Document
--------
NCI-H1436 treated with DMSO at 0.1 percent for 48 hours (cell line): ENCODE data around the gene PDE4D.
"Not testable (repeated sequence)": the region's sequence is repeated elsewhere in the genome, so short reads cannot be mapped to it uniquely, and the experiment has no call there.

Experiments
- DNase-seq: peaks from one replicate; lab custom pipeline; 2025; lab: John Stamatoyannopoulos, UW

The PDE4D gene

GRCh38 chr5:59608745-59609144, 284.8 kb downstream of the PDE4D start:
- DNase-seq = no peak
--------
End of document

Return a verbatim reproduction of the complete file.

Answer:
NCI-H1436 treated with DMSO at 0.1 percent for 48 hours (cell line): ENCODE data around the gene PDE4D.
"Not testable (repeated sequence)": the region's sequence is repeated elsewhere in the genome, so short reads cannot be mapped to it uniquely, and the experiment has no call there.

Experiments
- DNase-seq: peaks from one replicate; lab custom pipeline; 2025; lab: John Stamatoyannopoulos, UW

The PDE4D gene

GRCh38 chr5:59608745-59609144, 284.8 kb downstream of the PDE4D start:
- DNase-seq = no peak